Fish encompass a diverse assemblage of aquatic vertebrates that have fins (if any) rather than limbs, and gills for breathing throughout life. In Greenlandic, aalisakkat is the word for fish; in Russian, the word is Pti6a. In Alutiiq and in the north Baffin Island dialect of Inuktitut, the word for fish, iqalluk, also refers to salmon or trout; in the Central Yup'ik language, neqa or neqet refers both to fish and food, emphasizing the importance of salmon as fish and fish as food. Indigenous peoples of the Arctic have a refined vocabulary for referring to individual species and even subpopulations of fish. For example, the Saami have seven different names for distinct sizes, classes, stages of life history, and sexual maturity of Atlantic salmon (Salmon salar), and the Inuit of northern Baffin Island recognize three distinct forms of Arctic char (iqalup-pik), Salvelinus alpinus.

The term "fish" does not correlate with a specific taxonomic rank, but is used to refer to individual species of three major taxonomic lines that do not include all descendants of a common ancestor, thereby excluding tetrapods (four-footed creatures). Fish are the most numerous and diverse of the major vertebrate groups, constituting more than half of the world's living vertebrate species, with 482 families and almost 25,000 recognized species (Nelson, 1994). Two superclasses, Agnatha and Gnathostomata, within the phylum Chordata and subphylum Vertebrata encompass the species that are typically classified as fish.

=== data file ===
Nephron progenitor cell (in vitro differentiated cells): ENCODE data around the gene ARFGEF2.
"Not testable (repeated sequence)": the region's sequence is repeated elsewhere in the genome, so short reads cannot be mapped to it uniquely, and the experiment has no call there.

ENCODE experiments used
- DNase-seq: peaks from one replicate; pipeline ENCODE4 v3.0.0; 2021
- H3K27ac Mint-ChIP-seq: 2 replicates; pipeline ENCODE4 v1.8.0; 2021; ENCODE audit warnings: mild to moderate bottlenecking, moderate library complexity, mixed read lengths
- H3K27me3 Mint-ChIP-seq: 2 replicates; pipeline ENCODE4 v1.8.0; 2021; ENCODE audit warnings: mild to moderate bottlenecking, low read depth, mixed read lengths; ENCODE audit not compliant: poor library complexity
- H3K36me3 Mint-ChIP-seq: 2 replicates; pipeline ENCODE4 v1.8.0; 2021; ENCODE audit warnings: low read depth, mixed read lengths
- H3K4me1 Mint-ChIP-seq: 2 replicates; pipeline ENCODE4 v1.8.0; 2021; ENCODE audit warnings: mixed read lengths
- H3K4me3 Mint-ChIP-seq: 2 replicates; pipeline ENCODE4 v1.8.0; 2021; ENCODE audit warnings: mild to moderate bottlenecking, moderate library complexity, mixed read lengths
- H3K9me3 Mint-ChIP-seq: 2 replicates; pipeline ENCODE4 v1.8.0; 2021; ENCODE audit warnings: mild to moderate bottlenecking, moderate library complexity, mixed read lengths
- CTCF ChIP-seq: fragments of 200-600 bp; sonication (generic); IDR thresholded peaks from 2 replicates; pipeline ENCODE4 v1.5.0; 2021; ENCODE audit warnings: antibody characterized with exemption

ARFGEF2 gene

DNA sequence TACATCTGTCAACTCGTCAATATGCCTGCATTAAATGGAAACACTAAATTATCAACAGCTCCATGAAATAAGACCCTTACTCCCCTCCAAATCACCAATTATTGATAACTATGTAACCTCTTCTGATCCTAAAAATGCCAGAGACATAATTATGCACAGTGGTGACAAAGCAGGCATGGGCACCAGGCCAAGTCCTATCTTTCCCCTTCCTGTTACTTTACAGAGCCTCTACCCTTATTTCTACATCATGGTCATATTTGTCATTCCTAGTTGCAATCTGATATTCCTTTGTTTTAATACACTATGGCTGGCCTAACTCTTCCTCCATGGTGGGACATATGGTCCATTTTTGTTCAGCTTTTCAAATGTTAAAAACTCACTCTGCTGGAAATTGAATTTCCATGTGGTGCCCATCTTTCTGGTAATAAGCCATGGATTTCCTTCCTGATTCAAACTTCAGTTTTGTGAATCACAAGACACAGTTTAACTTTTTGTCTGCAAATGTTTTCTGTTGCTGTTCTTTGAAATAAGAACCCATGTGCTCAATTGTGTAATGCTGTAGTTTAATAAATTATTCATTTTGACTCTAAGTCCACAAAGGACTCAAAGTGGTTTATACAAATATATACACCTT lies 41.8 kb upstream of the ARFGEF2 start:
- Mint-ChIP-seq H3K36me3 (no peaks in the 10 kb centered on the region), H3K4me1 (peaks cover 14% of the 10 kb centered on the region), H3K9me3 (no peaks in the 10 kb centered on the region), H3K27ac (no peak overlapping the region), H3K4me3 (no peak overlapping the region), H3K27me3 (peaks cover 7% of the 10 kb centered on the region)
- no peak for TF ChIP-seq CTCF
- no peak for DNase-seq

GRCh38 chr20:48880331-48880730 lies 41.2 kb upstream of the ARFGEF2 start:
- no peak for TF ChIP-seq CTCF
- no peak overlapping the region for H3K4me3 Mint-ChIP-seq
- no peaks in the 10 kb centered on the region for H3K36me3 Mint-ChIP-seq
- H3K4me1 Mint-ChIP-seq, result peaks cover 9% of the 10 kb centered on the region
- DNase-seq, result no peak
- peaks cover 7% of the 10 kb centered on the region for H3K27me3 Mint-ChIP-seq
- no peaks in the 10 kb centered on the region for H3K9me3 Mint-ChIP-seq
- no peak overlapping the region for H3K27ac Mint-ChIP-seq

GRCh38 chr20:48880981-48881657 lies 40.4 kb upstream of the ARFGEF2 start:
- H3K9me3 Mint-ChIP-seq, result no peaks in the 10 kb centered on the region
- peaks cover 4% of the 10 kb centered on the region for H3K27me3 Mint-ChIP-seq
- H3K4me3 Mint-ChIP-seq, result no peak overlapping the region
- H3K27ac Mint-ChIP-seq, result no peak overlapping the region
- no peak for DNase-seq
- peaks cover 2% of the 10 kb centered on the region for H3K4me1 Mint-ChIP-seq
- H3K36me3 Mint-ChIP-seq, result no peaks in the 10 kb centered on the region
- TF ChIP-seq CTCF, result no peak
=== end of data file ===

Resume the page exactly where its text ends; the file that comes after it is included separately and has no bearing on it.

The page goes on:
Agnatha are jawless, long, and cylindrical animals without ribs or paired fins and include the hagfishes and lampreys. Their teeth are horny, their skeletons are cartilaginous, and they are typically scavengers, parasites, or predators on larger fish. Hagfishes are the most ancestral line of modern fish, and are not even considered true vertebrates by some taxonomists. Several species occur in the Arctic such as Atlantic hagfish and Arctic lamprey. Although humans consume some species, such as the European lamprey, many fishermen consider hagfish and lampreys a nuisance because they destroy or scar the host fish on which they feed as parasites.

The Gnathostomata encompass three classes of jawed fish with living species: Chondrichthyes, Sarcopterygii, and Actinopterygii. The Chondrichthyes possess cartilaginous skeletons, hard teeth, scales that are either absent or toothlike, and well-developed jaws. The Chondrichthyes comprise two main groups, sharks and rays (elasmobranches), and chimaeras. The Greenland shark, Somniosus microcephalus, which grows up to 8 m in length, is one of the most prominent Arctic elasmobranches. The Inuit harvest the Greenland shark for subsistence use of its skin and oil, and also sell them commercially.

The class Sarcopterygii includes lobe-finned bony fish and the class Actinopterygii includes ray-finned bony fish. The Sarcopterygii, thought to have given rise to the vertebrate tetrapods (that is amphibians and reptiles), include coelacanths and lungfishes and are not found in the Arctic. The Actinopterygii contain the majority of the world's living fish species as well as most of those found in the Arctic, including many prominent Arctic species in the following families: Cottidae (sculpins), Cyclopteridae (lumpfishes), Zoarcidae (eelpouts), Liparidae (snailfishes), Pholidae (gunnels), Gadidae (cods), and Pleuronectidae (right-eye flounders).